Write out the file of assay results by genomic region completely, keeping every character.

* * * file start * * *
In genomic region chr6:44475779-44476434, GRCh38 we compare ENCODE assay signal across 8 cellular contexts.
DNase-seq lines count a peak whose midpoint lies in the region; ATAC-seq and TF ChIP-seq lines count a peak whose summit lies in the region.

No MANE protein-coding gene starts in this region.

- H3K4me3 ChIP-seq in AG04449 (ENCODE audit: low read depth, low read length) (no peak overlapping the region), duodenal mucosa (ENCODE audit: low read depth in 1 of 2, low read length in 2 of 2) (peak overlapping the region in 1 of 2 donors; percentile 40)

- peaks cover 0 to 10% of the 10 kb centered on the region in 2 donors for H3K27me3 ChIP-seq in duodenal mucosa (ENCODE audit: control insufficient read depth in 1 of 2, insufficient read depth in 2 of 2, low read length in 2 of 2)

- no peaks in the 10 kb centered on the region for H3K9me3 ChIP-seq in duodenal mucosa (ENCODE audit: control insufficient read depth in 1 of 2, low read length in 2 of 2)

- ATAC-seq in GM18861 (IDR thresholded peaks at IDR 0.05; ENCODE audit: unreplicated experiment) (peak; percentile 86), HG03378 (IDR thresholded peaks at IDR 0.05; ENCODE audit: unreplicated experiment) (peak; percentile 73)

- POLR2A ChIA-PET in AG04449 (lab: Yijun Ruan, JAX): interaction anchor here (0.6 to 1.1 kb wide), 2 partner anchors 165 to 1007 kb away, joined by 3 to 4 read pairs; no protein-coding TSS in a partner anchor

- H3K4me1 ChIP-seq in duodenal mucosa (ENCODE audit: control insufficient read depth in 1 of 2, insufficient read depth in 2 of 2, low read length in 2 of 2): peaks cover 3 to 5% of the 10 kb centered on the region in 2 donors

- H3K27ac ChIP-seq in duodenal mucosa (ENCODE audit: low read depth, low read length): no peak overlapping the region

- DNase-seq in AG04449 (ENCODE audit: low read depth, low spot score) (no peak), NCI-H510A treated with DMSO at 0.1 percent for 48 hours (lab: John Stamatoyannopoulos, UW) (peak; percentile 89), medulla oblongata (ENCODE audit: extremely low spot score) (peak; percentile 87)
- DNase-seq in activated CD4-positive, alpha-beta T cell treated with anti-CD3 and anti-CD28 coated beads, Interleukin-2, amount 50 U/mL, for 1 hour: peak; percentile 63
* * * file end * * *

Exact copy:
In genomic region chr6:44475779-44476434, GRCh38 we compare ENCODE assay signal across 8 cellular contexts.
DNase-seq lines count a peak whose midpoint lies in the region; ATAC-seq and TF ChIP-seq lines count a peak whose summit lies in the region.

No MANE protein-coding gene starts in this region.

- H3K4me3 ChIP-seq in AG04449 (ENCODE audit: low read depth, low read length) (no peak overlapping the region), duodenal mucosa (ENCODE audit: low read depth in 1 of 2, low read length in 2 of 2) (peak overlapping the region in 1 of 2 donors; percentile 40)

- peaks cover 0 to 10% of the 10 kb centered on the region in 2 donors for H3K27me3 ChIP-seq in duodenal mucosa (ENCODE audit: control insufficient read depth in 1 of 2, insufficient read depth in 2 of 2, low read length in 2 of 2)

- no peaks in the 10 kb centered on the region for H3K9me3 ChIP-seq in duodenal mucosa (ENCODE audit: control insufficient read depth in 1 of 2, low read length in 2 of 2)

- ATAC-seq in GM18861 (IDR thresholded peaks at IDR 0.05; ENCODE audit: unreplicated experiment) (peak; percentile 86), HG03378 (IDR thresholded peaks at IDR 0.05; ENCODE audit: unreplicated experiment) (peak; percentile 73)

- POLR2A ChIA-PET in AG04449 (lab: Yijun Ruan, JAX): interaction anchor here (0.6 to 1.1 kb wide), 2 partner anchors 165 to 1007 kb away, joined by 3 to 4 read pairs; no protein-coding TSS in a partner anchor

- H3K4me1 ChIP-seq in duodenal mucosa (ENCODE audit: control insufficient read depth in 1 of 2, insufficient read depth in 2 of 2, low read length in 2 of 2): peaks cover 3 to 5% of the 10 kb centered on the region in 2 donors

- H3K27ac ChIP-seq in duodenal mucosa (ENCODE audit: low read depth, low read length): no peak overlapping the region

- DNase-seq in AG04449 (ENCODE audit: low read depth, low spot score) (no peak), NCI-H510A treated with DMSO at 0.1 percent for 48 hours (lab: John Stamatoyannopoulos, UW) (peak; percentile 89), medulla oblongata (ENCODE audit: extremely low spot score) (peak; percentile 87)
- DNase-seq in activated CD4-positive, alpha-beta T cell treated with anti-CD3 and anti-CD28 coated beads, Interleukin-2, amount 50 U/mL, for 1 hour: peak; percentile 63